They cashed in on the back of the World Cup though, selling him for £5m to Newcastle. It was a good career move but it meant uprooting his young family – Janmaat now has three children – from Rotterdam to the North East of England.
 
“Yes, it was hard to start with. We lived in Heerenveen for four years so we got used to being away from family but Newcastle was the first time we went to another country. The beginning was hard but we quite liked it there and had a good time. It was an honour to play there, they have a great stadium, great support.”
 
Two seasons later he was on the move again, this time to Vicarage Road. Newcastle’s relegation to the Championship meant Janmaat was allowed to jump ship and Watford got themselves to the front of the queue.
 
“They gave me a presentation and told me about the project,” says Janmaat. “I had offers abroad and other clubs in the Premier League but I was quite convinced about what Watford said. It’s a club with ambitions and hopefully we can do what the owner wants.”

As a result, the Janmaats swapped the North East for North London.
 
“It was easier moving this time as I was used to living in England,” he says. “We found a nice house in Hampstead. It’s much busier in London than Newcastle but we come from a big city in Holland so we are used to that.  We have settled well in London now.”
 
Injury meant Janmaat was denied the chance to initially show the Watford fans the sort of marauding runs he had displayed against them three times the previous season for Newcastle. First there was a fractured shoulder picked up against Manchester United in only his second game, and then there was the sickening clash of heads with Adrian Mariappa in training. 
 
“We were both knocked out on the ground,” Janmaat says. “There was a big wound and they had to do something with the nerves and stitch it. That was a bit unlucky. I had to take two or three weeks' rest. I never had a season like last season. It’s just part of football.”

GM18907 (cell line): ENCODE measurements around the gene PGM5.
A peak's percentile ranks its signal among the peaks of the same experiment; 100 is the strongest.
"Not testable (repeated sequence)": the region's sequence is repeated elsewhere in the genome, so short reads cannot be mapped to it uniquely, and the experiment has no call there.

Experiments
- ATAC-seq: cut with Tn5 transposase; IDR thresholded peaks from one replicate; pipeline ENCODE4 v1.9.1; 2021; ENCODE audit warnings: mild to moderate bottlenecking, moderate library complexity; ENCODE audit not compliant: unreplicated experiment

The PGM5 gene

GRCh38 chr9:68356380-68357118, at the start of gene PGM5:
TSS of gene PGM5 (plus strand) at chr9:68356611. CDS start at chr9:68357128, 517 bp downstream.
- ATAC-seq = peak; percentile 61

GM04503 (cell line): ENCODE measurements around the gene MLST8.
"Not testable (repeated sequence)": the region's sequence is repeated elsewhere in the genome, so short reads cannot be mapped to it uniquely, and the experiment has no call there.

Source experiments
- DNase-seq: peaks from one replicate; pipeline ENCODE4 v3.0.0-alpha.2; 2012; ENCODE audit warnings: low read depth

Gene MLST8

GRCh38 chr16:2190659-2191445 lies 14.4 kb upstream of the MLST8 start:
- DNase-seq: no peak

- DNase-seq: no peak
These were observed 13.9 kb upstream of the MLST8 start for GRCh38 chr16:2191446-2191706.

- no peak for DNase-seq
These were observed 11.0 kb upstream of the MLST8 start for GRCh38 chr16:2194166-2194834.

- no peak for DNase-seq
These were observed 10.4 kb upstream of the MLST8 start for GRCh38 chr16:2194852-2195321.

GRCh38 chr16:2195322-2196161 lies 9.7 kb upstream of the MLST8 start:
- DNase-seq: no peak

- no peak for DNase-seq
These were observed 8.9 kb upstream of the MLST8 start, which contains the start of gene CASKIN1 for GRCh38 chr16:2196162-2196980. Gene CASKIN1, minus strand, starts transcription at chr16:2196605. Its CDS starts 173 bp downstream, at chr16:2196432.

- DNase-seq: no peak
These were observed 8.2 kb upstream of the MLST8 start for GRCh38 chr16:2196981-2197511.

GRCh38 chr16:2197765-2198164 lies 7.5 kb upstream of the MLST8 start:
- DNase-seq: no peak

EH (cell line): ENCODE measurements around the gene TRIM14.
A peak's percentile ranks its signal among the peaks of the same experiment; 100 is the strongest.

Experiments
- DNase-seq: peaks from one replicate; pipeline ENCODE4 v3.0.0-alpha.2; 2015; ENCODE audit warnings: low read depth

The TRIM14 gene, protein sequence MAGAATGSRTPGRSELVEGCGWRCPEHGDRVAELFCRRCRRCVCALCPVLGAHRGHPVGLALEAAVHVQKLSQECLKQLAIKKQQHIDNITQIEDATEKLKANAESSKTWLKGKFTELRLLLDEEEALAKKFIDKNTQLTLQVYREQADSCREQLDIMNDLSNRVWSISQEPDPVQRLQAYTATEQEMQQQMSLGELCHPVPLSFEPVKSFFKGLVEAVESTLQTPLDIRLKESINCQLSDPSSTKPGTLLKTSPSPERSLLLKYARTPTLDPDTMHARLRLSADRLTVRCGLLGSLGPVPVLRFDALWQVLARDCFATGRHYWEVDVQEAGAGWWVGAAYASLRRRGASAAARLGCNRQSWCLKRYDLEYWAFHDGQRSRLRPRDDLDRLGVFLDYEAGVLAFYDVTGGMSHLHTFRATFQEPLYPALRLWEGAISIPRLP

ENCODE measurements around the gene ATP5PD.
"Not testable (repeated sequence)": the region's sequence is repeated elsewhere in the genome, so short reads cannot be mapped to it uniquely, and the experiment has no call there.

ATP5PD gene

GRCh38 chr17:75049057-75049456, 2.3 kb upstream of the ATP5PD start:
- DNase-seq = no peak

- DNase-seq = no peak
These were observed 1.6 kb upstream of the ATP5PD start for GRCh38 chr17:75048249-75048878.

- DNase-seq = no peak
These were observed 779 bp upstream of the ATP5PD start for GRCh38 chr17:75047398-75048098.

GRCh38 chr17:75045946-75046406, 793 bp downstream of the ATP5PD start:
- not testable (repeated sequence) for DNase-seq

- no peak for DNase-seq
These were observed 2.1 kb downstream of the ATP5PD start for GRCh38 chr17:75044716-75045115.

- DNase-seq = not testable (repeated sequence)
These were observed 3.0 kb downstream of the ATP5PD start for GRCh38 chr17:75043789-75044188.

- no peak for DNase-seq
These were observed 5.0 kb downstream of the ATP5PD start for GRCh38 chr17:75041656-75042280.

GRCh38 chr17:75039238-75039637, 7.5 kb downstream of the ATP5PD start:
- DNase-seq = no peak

Picking up cards is also part of football so it’s surprising to note that someone as mild-mannered and softly spoken as Janmaat has been sent off four times in his career, twice at Newcastle and once each at Feyenoord and Heerenveen. “I've played football for 10 years now and only four red cards, so that’s not too bad.”
 
Fair point as Janmaat is not your typical tough-tackling full-back. He prefers going forward than defending. “I am a right-back but I can play wing-back – it depends what the manager wants. I do like to get forward but I don’t like to do too much talking, I like to do my talking on the pitch.”
 
He is confident Watford can walk the walk this season. “I believe in this squad,” he says. “The club wants to get bigger and better and I want to be a big part of that. There are five or six teams fighting for the title but we can be in the next group below that in mid-table. We’ve made some good signings and we must be confident.”